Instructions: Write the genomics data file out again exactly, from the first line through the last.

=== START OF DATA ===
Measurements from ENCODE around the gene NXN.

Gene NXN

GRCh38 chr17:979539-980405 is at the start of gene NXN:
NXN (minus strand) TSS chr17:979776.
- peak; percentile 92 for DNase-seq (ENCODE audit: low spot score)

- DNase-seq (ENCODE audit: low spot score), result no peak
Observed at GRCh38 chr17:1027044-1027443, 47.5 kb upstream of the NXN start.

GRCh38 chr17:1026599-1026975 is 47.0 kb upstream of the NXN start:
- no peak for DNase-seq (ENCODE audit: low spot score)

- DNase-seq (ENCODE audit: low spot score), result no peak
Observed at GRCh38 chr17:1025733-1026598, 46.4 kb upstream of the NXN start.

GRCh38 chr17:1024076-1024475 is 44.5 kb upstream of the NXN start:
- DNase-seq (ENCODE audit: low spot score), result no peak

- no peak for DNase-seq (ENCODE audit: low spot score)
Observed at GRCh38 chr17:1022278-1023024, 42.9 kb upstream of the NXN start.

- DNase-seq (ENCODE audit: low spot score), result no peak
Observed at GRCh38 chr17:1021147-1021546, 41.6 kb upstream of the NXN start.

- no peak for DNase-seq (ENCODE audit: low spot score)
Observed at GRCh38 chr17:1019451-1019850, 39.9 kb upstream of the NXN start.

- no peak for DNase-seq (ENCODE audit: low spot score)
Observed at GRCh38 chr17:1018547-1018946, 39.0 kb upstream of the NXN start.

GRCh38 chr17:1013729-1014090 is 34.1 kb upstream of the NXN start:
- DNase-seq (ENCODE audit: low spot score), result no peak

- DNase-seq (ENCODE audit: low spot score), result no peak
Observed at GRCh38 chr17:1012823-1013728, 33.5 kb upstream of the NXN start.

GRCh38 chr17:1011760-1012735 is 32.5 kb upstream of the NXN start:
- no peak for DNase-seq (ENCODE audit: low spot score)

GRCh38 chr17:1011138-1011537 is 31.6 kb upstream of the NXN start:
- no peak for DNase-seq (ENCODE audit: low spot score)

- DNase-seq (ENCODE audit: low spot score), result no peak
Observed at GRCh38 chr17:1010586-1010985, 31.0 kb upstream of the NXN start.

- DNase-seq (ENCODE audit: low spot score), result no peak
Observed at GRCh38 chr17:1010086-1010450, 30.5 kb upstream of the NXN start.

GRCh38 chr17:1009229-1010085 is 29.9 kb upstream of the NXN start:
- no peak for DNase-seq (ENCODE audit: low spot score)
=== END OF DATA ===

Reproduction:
Measurements from ENCODE around the gene NXN.

Gene NXN

GRCh38 chr17:979539-980405 is at the start of gene NXN:
NXN (minus strand) TSS chr17:979776.
- peak; percentile 92 for DNase-seq (ENCODE audit: low spot score)

- DNase-seq (ENCODE audit: low spot score), result no peak
Observed at GRCh38 chr17:1027044-1027443, 47.5 kb upstream of the NXN start.

GRCh38 chr17:1026599-1026975 is 47.0 kb upstream of the NXN start:
- no peak for DNase-seq (ENCODE audit: low spot score)

- DNase-seq (ENCODE audit: low spot score), result no peak
Observed at GRCh38 chr17:1025733-1026598, 46.4 kb upstream of the NXN start.

GRCh38 chr17:1024076-1024475 is 44.5 kb upstream of the NXN start:
- DNase-seq (ENCODE audit: low spot score), result no peak

- no peak for DNase-seq (ENCODE audit: low spot score)
Observed at GRCh38 chr17:1022278-1023024, 42.9 kb upstream of the NXN start.

- DNase-seq (ENCODE audit: low spot score), result no peak
Observed at GRCh38 chr17:1021147-1021546, 41.6 kb upstream of the NXN start.

- no peak for DNase-seq (ENCODE audit: low spot score)
Observed at GRCh38 chr17:1019451-1019850, 39.9 kb upstream of the NXN start.

- no peak for DNase-seq (ENCODE audit: low spot score)
Observed at GRCh38 chr17:1018547-1018946, 39.0 kb upstream of the NXN start.

GRCh38 chr17:1013729-1014090 is 34.1 kb upstream of the NXN start:
- DNase-seq (ENCODE audit: low spot score), result no peak

- DNase-seq (ENCODE audit: low spot score), result no peak
Observed at GRCh38 chr17:1012823-1013728, 33.5 kb upstream of the NXN start.

GRCh38 chr17:1011760-1012735 is 32.5 kb upstream of the NXN start:
- no peak for DNase-seq (ENCODE audit: low spot score)

GRCh38 chr17:1011138-1011537 is 31.6 kb upstream of the NXN start:
- no peak for DNase-seq (ENCODE audit: low spot score)

- DNase-seq (ENCODE audit: low spot score), result no peak
Observed at GRCh38 chr17:1010586-1010985, 31.0 kb upstream of the NXN start.

- DNase-seq (ENCODE audit: low spot score), result no peak
Observed at GRCh38 chr17:1010086-1010450, 30.5 kb upstream of the NXN start.

GRCh38 chr17:1009229-1010085 is 29.9 kb upstream of the NXN start:
- no peak for DNase-seq (ENCODE audit: low spot score)